Clear Lake Stewardship Association

Espanola's Clear Lake Stewardship Association

Hello,
It has been another long and lonely winter.  It has been a while since I have been in touch with you and  I hope this finds you and your family happy and healthy

First a few administration items:

Fred Yackman has, with regret, resigned as Chair of the CLSA. Fred has decided to focus on other endeavours but will remain a dedicated and involved member of our Association.  Thank you for your time and energy over the past years Fred.

The CLSA Executive Council will be resuming our activities over the next few weeks.  Now is the time to put your hand up and volunteer to participate on the Council.  There are many new and let’s just say it – younger- residents on the Lake.  The time has come for us to start passing the torch of meaningful caring of the lake.  If you are interested in getting involved, please let me know – I truly hope you are.

Spring, I know it is coming.  The stores are full of Easter goodies, patio furniture, planting seeds and bulbs even bug spray.  And this week the weather is promising that spring is indeed nearing – seriously, it can’t come soon enough! 

Early spring will hopefully see the renewal of the CLSA Community Yard Sale.  In the past this has always been a fun fund-raising activity – lots of catching up and meeting neighbours that have been hidden from us for so long.   So, as you consider any de-cluttering goals that you might have put those unwanted items aside and donate them to the Yard Sale.  There will be lots to follow on this and I let you know as “things” firm up. (Tentative Date is May 14th)

Spring often means it is time for your 3–4-year septic tank pump out.  That is generally how often a well-maintained tank requires attention.  For some hints as to how to keep your system well maintained check out the following link to discover, or re-discover, what should never ever go in your septic tank. Spoiler alter – two much water, fat/grease, hygiene products, harsh chemicals & antibiotic soaps, meat or road kill and medications.  https://cottagelife.com/design-diy/6-things-that-should-never-go-in-your-septic-tank/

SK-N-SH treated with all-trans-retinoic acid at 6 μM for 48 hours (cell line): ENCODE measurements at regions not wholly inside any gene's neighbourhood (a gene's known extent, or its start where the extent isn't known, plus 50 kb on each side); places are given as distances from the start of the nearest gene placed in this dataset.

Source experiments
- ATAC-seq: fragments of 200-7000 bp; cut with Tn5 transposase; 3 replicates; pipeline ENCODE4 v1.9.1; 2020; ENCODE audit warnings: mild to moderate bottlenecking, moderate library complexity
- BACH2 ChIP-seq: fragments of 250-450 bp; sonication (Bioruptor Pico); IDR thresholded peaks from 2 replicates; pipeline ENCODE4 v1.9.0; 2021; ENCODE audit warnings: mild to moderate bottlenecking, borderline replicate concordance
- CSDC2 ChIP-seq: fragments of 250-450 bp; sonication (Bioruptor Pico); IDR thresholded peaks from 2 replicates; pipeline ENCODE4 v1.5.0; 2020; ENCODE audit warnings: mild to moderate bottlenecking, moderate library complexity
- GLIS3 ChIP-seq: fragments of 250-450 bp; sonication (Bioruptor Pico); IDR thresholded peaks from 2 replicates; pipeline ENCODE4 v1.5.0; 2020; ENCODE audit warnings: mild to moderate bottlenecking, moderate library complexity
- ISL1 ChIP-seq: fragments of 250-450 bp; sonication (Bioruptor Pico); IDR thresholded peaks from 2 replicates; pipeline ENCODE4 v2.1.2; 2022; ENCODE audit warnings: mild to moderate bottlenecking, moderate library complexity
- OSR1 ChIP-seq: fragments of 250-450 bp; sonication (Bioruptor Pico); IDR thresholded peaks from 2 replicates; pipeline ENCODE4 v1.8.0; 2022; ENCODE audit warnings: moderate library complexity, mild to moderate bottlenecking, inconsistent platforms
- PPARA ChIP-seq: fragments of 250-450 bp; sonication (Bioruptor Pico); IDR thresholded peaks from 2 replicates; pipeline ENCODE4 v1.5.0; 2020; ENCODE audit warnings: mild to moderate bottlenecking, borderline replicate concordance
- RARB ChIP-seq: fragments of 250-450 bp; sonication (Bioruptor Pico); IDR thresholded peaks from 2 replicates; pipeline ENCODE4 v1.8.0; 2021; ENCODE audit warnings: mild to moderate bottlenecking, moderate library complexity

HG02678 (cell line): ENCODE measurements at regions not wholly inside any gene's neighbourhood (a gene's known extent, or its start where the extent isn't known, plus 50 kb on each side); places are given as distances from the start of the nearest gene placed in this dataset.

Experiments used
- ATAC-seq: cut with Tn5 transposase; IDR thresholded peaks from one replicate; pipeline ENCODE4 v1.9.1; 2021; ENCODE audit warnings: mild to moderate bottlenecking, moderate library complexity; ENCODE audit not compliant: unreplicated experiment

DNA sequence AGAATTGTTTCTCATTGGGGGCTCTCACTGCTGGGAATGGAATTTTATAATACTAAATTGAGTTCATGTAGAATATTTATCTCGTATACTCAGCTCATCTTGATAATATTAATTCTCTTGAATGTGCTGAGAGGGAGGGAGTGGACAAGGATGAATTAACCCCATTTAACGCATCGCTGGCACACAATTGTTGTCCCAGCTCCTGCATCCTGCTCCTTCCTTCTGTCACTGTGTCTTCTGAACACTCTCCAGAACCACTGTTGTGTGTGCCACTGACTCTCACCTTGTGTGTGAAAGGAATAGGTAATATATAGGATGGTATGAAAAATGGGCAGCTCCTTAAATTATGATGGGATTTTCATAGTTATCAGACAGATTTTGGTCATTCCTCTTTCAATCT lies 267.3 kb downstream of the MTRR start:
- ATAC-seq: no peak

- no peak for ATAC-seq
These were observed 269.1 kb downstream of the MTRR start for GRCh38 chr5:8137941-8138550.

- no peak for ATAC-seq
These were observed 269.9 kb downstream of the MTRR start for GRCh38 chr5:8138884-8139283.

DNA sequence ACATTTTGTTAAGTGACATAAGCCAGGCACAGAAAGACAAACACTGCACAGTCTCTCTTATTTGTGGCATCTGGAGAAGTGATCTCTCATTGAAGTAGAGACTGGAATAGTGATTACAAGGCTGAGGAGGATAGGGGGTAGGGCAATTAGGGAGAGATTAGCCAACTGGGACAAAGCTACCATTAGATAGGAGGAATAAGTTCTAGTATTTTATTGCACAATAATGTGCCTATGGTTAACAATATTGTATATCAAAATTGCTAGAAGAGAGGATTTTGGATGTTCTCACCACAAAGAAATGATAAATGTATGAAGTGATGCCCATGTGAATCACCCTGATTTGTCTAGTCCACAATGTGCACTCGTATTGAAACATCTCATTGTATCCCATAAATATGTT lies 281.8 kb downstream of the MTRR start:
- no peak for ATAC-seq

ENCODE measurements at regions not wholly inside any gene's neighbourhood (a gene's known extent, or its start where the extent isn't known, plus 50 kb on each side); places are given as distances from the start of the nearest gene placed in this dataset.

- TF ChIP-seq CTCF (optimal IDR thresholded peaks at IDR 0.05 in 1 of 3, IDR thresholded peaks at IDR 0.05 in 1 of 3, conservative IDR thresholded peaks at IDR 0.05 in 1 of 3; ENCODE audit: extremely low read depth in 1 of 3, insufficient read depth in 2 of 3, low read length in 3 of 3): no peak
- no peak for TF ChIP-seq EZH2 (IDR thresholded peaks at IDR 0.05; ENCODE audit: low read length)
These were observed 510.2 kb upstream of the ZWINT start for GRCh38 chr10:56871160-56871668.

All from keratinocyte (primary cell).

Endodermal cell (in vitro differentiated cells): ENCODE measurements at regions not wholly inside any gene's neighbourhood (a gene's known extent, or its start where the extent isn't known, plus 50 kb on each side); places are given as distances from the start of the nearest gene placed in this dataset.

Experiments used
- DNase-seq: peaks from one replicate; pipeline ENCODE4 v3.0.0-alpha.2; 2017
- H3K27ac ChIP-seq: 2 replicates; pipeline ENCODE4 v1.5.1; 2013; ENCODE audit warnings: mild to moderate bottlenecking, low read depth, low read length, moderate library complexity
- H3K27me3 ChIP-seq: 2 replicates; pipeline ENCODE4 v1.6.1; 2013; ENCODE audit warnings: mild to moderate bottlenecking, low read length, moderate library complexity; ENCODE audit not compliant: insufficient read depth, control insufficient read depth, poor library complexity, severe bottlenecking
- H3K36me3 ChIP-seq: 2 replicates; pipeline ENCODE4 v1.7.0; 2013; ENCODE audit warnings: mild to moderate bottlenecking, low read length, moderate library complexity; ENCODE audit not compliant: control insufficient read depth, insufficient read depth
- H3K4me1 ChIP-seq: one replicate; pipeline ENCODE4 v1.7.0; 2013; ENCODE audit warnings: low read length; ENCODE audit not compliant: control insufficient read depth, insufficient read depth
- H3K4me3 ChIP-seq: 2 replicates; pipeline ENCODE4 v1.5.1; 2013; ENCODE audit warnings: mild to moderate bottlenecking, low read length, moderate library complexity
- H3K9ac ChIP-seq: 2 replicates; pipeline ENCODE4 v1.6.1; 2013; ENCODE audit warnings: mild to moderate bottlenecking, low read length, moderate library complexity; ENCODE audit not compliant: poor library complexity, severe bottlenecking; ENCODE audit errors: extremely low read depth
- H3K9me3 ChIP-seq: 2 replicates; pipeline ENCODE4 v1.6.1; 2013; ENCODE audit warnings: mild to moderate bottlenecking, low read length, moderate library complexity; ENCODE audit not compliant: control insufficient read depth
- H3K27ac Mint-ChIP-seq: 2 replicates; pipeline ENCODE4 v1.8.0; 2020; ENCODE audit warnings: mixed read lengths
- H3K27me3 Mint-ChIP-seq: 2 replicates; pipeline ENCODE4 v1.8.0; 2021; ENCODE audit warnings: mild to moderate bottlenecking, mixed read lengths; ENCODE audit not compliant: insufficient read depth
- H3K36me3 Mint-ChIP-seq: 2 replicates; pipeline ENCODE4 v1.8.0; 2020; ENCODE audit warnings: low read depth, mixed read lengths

6. Medicines. Never flush unneeded medications down the drain (at the cottage or at home). Not only do you risk impacting the bacteriological activity in the tank, if they flush all the way through the system, they can end up in the lake where research has shown that some drugs have negative impacts on local wildlife.
cottagelife.com

 

Also, let’s not forget field bed maintenance.  The basics are: to avoid compacting - never ever drive anything over it, to avoid clogging - ground cover should be shallow rooted, and to absorb nutrients -the distance between it and the lake should be loaded with natural vegetation.

Which brings us to the lake itself and its semi-annual flip – long-time lake dwellers are very familiar with this phenomenon – but some of our new arrivals might not.

Lake flipping 101:

Plant debris (leaves, dead weeds and the like) sink to the bottom of the lake into cold water where bacterial decay is slow – locking up their nutrients. Normally the water column does not mix.  In summer the warm water sits on the cold and vice versa in the winter.  Twice a year - in the spring and fall- when the water temperature throughout the water column is the same - either warming or cooling - the water, oxygen and nutrients circulate through the entire lake body.  When the lake is flipping it often appears, well – yucky.  This is because the decaying matter from the bottom is circulating freely. If you draw your household water from the lake – which most of us do - the water is murky.  You may notice that your water filters require more frequent changing you might also notice that the water has a slight fishy smell during the flip cycles.  The effect is short lived and once the water column re-establishes its warm/cold zones the debris will once again sink to the bottom and the water will clear.

None the less, an abundant amount of nutrient is released into the water during these cycles.  Adding to the nutrient load due to spring runoff and spring (or fall) rains.   Meaning the likelihood for an algae bloom – especially a toxic blue green one- is high.  The nutrient load released during a flip is part of the natural cycle of lakes.   However, the added nutrients from runoff can be reduced by naturalized shorelines – stop cutting and mowing – plant & grow your buffer zones - they are the first and best defence lake water has. 

I would like to leave you with a thought.  We consist of about 70% water thereby becoming part of the lake water we drink. To protect ourselves we must preserve and protect the quality of that water.  Adhere to the best practices listed on our website.  The water we drink, bath and play in depends on it.  

Another Spring ritual - membership dues. Please e-transfer your $50 membership fee to clscsecretary@hotmail.ca.  

​Thank you.

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